By contrast, I should point out that, as episodes unto themselves, I like "Chosen" and love "Not Fade Away." ("Chosen" is good, but not really Joss' best--dialogue feels unforced, but the plot is too simplistic given the season-long buildup to it. "Not Fade Away" has a greater urgency, and gives the characters more to do.)

Firefly is a series that I really wish had been given a chance to develop, because--honestly--its fifteen episodes are so much more consistent than Buffy and Angel's first season. I think the Sereniflyverse is Joss' best work, on the balance, because of the sheer amount he managed to accomplish in creating a world and characters to inhabit it in such a short period of time. But no series. We just have to hope for Serenity sequels.

TNG had a great finale but a weak last season. There were a few good episodes, and the characters were still there, but the creativity in the stories was dwindling, which is perilous for any show, especially one that is as story-oriented as TNG. DS9 was...sort of the opposite. I think, on the whole, Deep Space Nine was the most human of the Star Trek series, and probably consequently the best, but it also had its severe ups and downs. The Sisko/Dukat fight was far too simplistic as either the be the resolution to the entire Bajor/Prophets mythology or even the complex interrelationship between those two characters, for example, but that's all we got. And let's just not talk about Voyager, which I saw all of, and Enterprise, which I gave up on in season two. (I heard it got somewhat better. But I officially don't care.)

As far as comedy shows, I never stopped loving M*A*S*H, odd as it was for the show to be three times as long as the war it was describing; I've always been of the opinion that the show was strengthened by the cast changes rather than weakened, as many have suggested. That said, it did lose a bit of its edge during its last few years. I absolutely love the finale, though--it's objectively convoluted and overblown, but I love the characters far too much not to enjoy every minute of it. Mary Tyler Moore is the classic example of a show that quit on the top of its game; its final season had episodes like the Mary/Lou date, which could have been a disaster for the series as well for the characters, but was pulled off with sensitivity and grace.

Also, I'd add deliberately short-lived British shows like The Prisoner and Fawlty Towers to the list of shows that went out on top, though I'm not sure they are in quite the same campt as the others.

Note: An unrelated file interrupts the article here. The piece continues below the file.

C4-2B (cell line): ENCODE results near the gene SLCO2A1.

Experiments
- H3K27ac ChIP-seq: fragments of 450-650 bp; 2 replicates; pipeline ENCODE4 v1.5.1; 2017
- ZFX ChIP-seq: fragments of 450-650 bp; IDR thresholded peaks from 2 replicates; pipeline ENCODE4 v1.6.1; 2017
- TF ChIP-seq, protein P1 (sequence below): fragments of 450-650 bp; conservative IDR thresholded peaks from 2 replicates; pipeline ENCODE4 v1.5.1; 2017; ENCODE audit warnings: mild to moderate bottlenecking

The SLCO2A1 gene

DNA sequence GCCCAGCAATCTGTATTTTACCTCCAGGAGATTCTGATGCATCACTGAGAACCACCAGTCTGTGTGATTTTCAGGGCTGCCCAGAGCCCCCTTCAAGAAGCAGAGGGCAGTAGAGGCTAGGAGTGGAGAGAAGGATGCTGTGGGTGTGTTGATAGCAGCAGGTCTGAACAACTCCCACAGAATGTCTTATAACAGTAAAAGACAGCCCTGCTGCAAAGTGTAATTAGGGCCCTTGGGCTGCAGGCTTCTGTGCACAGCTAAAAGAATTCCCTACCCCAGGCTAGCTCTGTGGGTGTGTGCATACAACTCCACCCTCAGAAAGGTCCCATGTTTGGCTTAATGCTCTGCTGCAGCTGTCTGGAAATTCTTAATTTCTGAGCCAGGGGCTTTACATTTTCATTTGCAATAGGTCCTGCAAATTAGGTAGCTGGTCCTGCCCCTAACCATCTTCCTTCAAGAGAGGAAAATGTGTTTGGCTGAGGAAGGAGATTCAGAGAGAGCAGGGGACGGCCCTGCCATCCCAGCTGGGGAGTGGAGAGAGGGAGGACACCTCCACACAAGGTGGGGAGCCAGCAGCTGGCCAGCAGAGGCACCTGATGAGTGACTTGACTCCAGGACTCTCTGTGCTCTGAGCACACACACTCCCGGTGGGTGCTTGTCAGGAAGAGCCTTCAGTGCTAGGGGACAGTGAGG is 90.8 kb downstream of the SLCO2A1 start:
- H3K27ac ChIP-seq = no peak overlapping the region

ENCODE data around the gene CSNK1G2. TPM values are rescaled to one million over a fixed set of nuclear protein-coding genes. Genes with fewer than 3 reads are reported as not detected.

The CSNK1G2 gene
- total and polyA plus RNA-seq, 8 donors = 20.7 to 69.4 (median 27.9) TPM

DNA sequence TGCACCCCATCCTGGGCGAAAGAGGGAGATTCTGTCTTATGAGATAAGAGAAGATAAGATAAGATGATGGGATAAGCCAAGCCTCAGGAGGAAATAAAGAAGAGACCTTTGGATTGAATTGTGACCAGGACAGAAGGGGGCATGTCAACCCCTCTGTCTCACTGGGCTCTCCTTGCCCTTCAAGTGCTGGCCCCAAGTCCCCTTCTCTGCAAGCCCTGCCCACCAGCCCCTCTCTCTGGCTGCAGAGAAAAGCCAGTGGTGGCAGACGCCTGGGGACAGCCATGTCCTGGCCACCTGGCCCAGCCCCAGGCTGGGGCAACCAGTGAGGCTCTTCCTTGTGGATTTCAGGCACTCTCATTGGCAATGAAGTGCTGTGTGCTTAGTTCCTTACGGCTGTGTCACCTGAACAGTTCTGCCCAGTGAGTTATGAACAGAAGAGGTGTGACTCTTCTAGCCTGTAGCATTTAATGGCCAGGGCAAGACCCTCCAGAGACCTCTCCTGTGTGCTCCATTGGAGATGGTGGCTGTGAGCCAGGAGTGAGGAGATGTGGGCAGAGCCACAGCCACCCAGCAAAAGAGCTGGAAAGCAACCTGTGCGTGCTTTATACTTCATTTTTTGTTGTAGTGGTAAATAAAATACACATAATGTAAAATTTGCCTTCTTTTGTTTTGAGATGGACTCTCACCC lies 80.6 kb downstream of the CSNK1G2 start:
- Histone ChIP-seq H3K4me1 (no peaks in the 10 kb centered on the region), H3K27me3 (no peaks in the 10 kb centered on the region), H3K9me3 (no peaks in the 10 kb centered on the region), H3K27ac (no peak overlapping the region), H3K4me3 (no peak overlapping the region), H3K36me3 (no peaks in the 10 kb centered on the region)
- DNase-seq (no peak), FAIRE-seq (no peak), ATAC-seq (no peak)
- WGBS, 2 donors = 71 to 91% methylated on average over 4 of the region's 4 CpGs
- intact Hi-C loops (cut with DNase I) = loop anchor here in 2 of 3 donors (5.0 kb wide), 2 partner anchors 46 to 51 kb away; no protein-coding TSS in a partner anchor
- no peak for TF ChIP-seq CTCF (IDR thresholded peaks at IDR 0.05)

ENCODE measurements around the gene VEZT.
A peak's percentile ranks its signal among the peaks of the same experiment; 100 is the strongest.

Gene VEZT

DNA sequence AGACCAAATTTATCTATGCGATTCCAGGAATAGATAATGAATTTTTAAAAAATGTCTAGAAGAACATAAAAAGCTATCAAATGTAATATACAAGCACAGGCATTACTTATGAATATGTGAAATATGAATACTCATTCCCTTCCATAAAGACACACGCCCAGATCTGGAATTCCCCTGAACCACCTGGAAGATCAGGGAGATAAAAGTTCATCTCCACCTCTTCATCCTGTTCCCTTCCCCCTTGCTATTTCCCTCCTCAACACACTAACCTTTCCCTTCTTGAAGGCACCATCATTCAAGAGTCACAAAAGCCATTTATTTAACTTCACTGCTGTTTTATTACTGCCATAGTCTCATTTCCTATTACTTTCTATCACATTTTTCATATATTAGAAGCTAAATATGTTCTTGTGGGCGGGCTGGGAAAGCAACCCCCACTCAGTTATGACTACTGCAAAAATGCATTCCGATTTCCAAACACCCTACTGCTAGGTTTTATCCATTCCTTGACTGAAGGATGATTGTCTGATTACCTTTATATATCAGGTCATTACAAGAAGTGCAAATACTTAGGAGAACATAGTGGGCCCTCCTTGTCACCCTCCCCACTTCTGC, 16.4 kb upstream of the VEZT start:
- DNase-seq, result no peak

I did not care for season 6-7 of Buffy as much as seasons 1-5.I just thought they were overall weaker although even weaker Buffy is better then a lot of other stuff on T.V.I did think,"Chosen" was a good wrap up to the series and was very satisfyed with the way the show ended.


I agree and disagree with that--I loved season six, but season seven was, I felt, poorly executed for what was essentially a good idea: Buffy shares her power, lessening her burden and letting her out into the sunlight, whilst her friends all step out of the darkness that was season six. There were very good episodes that stuck to this basic idea, but I never felt they had an actual plan for the First fitting into that. The only episode in which the use of the First as a villain really, really worked was "CWDP," which is still probably the best of the season. "Chosen" disappointed me when I saw it because before then I had still been holding onto hope that there was more to the First's plans than...well, nothing...and so the episode, while good generally, had to deal with the season's problems.

With regards to TNG, the first season was pretty horrid and the second season was generally weak but with some very bright spots. (Any season that brings us "The Measure of a Man" and the Borg and the Moriarty hologram can't be all bad.) It hit its stride in season three, and it maintained a more or less high quality to the series end. What's really strange to think about is that so many shows these days aren't even allowed a dozen episodes to find themselves, and it took TNG two years before becoming one of the great sci-fi shows. Had the show (also my favourite, or at least close to it, before I became a Whedonverse addict) been canceled during its first season, I wouldn't have batted an eye, especially compared to the number of shows cancelled in their first or second season while already strong.
It was in syndication. It's whole run. It ran on Saturday nights and was the top rated show. That is why Xena and Hercules did so well too.

Then Star Trek went to Fox and had to get the normal ratings for that kind of net.

Both Buffy and Angel could still be on tv now if they had gone to syndication. Tru Calling, Firefly and Wonderfalls as well.
Buffy and Angel never lost their dignity, never jumped the shark. That said, I've always felt that, for Buffy, the most satisfying conclusion came when she hurled herself off the tower at the close of S5. It completed the character arc that started in Prophecy Girl, with the justly celebrated "I don't want to die" speech. By the final moments of The Gift, Buffy is plunging to her death willingly, without hesitation. THAT's growth. Even though I'm forever grateful for the good and great eps in S6 and 7--especially OMWF, which is the best thing Joss has ever done--those seasons felt more like dessert after the feast of the first five seasons.